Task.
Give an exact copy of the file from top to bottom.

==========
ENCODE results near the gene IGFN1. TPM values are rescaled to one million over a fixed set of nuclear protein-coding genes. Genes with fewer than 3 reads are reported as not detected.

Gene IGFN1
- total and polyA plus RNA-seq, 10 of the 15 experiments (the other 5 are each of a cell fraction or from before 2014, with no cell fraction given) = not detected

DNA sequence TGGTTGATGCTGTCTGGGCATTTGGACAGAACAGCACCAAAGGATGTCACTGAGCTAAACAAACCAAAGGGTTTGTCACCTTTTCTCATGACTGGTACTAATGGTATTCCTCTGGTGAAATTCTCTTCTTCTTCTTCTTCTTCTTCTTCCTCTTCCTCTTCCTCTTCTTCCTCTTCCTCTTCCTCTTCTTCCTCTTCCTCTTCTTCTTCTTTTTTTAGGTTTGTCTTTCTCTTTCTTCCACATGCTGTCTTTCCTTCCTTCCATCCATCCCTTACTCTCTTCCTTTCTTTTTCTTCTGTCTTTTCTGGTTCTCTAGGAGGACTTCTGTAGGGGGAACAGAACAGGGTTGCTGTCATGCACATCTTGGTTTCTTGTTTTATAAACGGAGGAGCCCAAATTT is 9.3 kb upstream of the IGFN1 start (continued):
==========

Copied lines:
ENCODE results near the gene IGFN1. TPM values are rescaled to one million over a fixed set of nuclear protein-coding genes. Genes with fewer than 3 reads are reported as not detected.

Gene IGFN1
- total and polyA plus RNA-seq, 10 of the 15 experiments (the other 5 are each of a cell fraction or from before 2014, with no cell fraction given) = not detected

DNA sequence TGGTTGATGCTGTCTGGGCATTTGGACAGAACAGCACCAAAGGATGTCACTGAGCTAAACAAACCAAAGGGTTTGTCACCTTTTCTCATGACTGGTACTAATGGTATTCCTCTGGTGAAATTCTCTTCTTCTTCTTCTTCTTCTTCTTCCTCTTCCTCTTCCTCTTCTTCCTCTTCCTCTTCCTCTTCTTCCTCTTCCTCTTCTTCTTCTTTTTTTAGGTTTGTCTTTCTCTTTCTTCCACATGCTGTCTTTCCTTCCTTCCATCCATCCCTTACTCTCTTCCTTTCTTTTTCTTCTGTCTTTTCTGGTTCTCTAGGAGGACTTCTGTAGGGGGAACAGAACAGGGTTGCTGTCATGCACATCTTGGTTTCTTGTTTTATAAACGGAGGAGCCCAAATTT is 9.3 kb upstream of the IGFN1 start (continued):